As well as being set to shift in temperature and brightness in the evenings, they can be programmed to do the opposite in the morning, helping you to wake up more gradually than the sudden shrill of an alarm. This can be particularly helpful during the winter when you likely need to be awake before sunrise.
Smart lighting can also be helpful at night when you need to visit the bathroom. Install a wireless motion sensor and, once set up through the Hue app, it can be set to switch a single light on in the hallway to a low brightness when it detects movement at night – handy for lighting the way for you but not disturbing anyone else.
Instead of setting up a smart lighting system, you could invest in bedside lamp that doubles as a sunrise simulator. Lumie specializes in these lights, which are designed to help you fall asleep and wake up.
They gradually transition from bright white to a warm red/orange glow at night, then do the opposite to wake you up again in the morning. The duration of each can be set to your preferences, and there are audible alarms too if you need them.
I once lived with a Lumie for a couple of years and found it very good at waking me up, purely with light — especially useful on dark winter mornings. Other brands also sell lamps that simulate the sun, such as Philips, Verilux, Mosche, and Northern Light Technology.
Another (pricier) option is the Dyson Lightcycle, above, which adjusts during the day to mimic natural daylight. It can also be used to help you study at your desk, relax in the evenings, fall asleep, and wake up again the next morning.
Air quality monitor
Greater exposure to nitrogen dioxide and fine air particles known as PM 2.5 can lower your sleep efficiency, the measure of how long you are asleep compared to how long you spend in bed. The more polluted the air in your bedroom, the less time you will spend asleep.
To help understand the quality of air in your bedroom, devices like the Awair 2 can help. In particular, the Awair 2 and Awair Element measure PM2.5 and produce a score based on how conducive your air quality is to sleep. If things change, the smartphone app alerts you and offers suggestions — like to open or close a window, and switch on a fan. With IFTTT (If This, Then That) integration, you can have a fan or dehumidifier switch on automatically when your air quality changes.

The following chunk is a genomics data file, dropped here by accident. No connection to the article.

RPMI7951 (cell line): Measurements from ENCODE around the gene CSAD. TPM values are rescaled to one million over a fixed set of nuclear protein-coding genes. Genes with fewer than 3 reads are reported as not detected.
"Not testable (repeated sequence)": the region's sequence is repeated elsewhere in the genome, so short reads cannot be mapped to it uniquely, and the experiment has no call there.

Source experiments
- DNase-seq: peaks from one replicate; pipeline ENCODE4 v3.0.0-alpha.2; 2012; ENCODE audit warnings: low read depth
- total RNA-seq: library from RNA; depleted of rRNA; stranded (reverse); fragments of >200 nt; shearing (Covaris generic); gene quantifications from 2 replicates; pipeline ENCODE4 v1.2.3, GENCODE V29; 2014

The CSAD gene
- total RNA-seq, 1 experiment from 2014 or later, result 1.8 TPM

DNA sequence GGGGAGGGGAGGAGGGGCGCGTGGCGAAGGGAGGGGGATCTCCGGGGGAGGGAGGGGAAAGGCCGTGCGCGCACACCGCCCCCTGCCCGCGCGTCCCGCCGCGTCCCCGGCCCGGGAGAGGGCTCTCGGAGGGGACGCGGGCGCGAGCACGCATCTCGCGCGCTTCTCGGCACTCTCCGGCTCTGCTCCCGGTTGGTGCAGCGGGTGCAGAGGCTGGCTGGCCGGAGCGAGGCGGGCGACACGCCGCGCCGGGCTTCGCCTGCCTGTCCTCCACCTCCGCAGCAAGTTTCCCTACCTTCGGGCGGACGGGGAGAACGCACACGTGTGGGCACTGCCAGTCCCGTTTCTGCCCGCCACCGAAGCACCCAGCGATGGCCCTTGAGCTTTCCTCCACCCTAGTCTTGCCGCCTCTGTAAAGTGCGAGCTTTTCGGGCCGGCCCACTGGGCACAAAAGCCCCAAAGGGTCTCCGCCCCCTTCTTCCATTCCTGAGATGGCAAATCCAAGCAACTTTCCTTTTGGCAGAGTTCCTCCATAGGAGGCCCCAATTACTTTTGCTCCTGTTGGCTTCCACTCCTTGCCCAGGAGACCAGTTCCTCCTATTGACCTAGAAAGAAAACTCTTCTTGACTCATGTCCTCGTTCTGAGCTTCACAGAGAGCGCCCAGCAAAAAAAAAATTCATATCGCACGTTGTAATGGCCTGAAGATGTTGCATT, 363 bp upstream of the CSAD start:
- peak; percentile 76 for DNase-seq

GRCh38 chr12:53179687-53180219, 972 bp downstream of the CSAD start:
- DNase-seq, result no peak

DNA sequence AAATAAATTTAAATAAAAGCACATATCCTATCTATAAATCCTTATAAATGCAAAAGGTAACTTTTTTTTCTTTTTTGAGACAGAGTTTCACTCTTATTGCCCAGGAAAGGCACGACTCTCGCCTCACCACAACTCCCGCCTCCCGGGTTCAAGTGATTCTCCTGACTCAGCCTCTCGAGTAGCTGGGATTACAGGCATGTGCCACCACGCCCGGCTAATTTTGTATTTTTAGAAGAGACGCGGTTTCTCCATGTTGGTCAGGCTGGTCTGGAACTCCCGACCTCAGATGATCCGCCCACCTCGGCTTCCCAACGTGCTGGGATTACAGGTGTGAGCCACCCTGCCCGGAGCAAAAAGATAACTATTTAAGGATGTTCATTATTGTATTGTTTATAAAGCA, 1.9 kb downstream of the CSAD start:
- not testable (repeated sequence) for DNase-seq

For those on a larger budget (and with a large bedroom) you could try out the Dyson Pure Hot + Cool which is an air quality monitor, heater, cooler and air purifier all in one.
Smartwatch or fitness tracker
Most smartwatches and fitness trackers offer sleep tracking, logged with their accelerometers and in many cases their heart rate monitors, too. For example, the Alta and Charge fitness trackers by Fitbit both provide 'sleep insights' by showing on their companion smartphone app when you were in the deep, light and REM stages of sleep through each night, and when you were awake.
Humans sleep in cycles, falling from awake, through REM, then into light and deep sleep, before coming back up through the stages to light sleep. This happens several times each night and is logged by the Fitbit app, along with your heart rate and the time you spent in each stage.
Smartwatches can also do this, but their limited battery life means they are not the ideal sleep tracker — unless you don't mind recharging them every couple of days. The Apple Watch gained native sleep tracking in 2020, but this system isn't as comprehensive as many others, and means the Watch needs charging every day to make sure it tracks an entire night's sleep.